Judgment reserved.

Quentin Loh J

1 The provisional liquidators of International Formwork & Scaffolding Pte Ltd (‘the Company’) bring this application, Summons No 2313 of 2013, for an order that the liquidators of the company pay them their fees and expenses incurred in the provisional liquidation of the company.

2 This application raises questions about the entitlement of a provisional liquidator to an equitable lien over the assets of the company and the extent of that equitable lien. I am told by counsel that there is no decided case in Singapore covering this point.

Facts

3 By an order of court dated 11 October 2012, Timothy James Reid, Tan Aik Kiat and Ng Yau Yee Theresa were appointed provisional liquidators (‘the Provisional Liquidators’) of the Company. The Provisional Liquidators' appointment was made, inter alia,on the back of affidavit evidence suggesting that a particular group of creditors and their related parties had made several attempts to misappropriate the Company's assets and records.

4 After their appointment, one of the Company's creditors, which was also its landlord, refused to allow the Provisional Liquidators to enter its premises to secure its assets and records. An urgent application was made to the court for an order that the landlord grant the Provisional Liquidators the access it sought. This was granted on 17 October 2012. Upon securing access to the Company's books and assets, the Provisional Liquidators carried out extensive work for the Company. They said that these included reviewing all of its books and records, organising and accounting for all of its assets against the books and records, transporting its assets to alternative premises, convening a creditors' meeting, handling its employment matters, and managing the sale of some assets.

5 On 7 November 2012, Tay Yong Kwang J made an order winding up the Company. Abuthahir Abdul Gafoor and Chee Yoh Chuang were appointed liquidators of the Company (‘the Liquidators’). In the winding-up order, it was expressly ordered that:

  1. 4. the [Provisional Liquidators'] costs and expenses including their legal fees to be agreed with the [Liquidators] failing which to be taxed and paid from the assets of the [Company]. Further, that the [Provisional Liquidators'] lien over the [Company's] books and assets be preserved and protected by the [Liquidators].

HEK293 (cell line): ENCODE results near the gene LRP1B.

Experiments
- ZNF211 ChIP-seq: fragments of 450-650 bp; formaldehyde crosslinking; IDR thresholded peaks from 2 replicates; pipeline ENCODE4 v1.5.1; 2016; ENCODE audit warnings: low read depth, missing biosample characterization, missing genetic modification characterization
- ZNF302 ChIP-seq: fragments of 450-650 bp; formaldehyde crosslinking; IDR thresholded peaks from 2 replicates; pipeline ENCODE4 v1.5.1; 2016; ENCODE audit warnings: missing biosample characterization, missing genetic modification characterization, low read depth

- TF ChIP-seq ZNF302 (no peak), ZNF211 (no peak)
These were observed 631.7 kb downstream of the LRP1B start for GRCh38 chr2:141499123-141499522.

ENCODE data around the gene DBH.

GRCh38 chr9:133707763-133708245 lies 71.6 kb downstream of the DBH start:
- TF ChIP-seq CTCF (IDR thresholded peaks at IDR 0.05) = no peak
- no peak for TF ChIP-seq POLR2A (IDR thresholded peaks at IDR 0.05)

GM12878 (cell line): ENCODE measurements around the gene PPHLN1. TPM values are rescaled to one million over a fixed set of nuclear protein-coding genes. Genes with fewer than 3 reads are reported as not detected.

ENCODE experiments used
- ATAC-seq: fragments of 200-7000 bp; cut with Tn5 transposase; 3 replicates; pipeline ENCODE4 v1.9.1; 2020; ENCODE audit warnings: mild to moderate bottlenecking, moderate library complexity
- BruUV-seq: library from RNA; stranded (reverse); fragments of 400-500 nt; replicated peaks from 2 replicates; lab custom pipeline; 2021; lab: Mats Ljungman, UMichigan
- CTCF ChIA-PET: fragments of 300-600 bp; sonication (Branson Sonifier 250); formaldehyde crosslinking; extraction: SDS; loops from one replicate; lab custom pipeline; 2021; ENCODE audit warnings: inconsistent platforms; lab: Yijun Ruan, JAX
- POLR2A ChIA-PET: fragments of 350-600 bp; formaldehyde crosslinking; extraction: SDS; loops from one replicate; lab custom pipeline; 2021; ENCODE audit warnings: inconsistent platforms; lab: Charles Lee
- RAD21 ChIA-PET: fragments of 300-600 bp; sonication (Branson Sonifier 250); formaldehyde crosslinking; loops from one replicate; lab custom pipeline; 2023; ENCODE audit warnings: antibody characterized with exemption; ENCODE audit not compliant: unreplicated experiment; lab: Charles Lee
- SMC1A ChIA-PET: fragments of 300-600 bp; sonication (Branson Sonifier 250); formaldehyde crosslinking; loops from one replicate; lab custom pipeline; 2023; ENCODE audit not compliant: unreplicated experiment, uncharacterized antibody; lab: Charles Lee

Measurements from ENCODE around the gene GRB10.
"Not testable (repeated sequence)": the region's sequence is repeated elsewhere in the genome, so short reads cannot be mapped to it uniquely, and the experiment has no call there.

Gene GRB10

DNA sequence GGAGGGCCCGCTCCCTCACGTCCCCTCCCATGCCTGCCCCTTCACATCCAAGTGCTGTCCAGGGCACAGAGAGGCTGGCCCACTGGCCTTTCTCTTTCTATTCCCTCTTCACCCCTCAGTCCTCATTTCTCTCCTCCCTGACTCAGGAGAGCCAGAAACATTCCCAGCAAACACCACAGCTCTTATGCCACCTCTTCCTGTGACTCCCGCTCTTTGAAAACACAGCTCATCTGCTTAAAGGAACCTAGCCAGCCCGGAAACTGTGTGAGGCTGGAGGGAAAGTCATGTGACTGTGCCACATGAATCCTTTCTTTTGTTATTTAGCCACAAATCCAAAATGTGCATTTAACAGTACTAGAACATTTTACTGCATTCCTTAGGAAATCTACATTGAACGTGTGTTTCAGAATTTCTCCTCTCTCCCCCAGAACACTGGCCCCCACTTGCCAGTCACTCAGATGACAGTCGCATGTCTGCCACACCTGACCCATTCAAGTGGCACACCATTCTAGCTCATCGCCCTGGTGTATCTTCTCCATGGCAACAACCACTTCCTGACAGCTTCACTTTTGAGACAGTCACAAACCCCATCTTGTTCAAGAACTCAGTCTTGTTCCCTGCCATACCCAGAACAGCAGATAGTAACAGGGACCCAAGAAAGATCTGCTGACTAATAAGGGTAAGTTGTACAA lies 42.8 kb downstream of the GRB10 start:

6 On 30 November 2012, a breakdown of the Provisional Liquidators' fees and expenses was provided. This amounted to S$202,270.39. One creditor, which was related to the landlord which had to be compelled by the court to allow the Provisional Liquidators access to the Company's premises, objected. The Liquidators refused to pay the Provisional Liquidators' fees and expenses, and requested that they be taxed. The Provisional Liquidators and their solicitors filed their bills for taxation on 1 February 2013 in Bill of Costs No 15 of 2013 (‘BC 15/2013’) and Bill of Costs No 18 of 2013 (‘BC 18/2013’) respectively. Notices of Dispute to both BC 15/2013 and BC 18/2013 were filed by the Liquidators on 19 February 2013. Subsequently, the Liquidators proposed by way of a letter that that the sums of S$90,000 plus disbursements and S$50,000 plus disbursements be paid ‘in lieu of taxation’ for each bill in BC 15/2013 and BC 18/2013 respectively. This was accepted by the Provisional Liquidators on 21 March 2013.

7 Pursuant to this agreement, the Provisional Liquidators wrote to the Liquidators on 1 April 2013 requesting payment of:

(a) S$97,417.67 to the Provisional Liquidators (inclusive of GST and disbursements); and

(b) S$57,324.59 to the solicitors of the Provisional Liquidators (inclusive of GST and disbursements).

However, by a letter dated 3 April 2013, the Liquidators refused to make payment of these sums, saying that they would respond only when the costs of the winding-up application have also been agreed.

The application before me

8 The...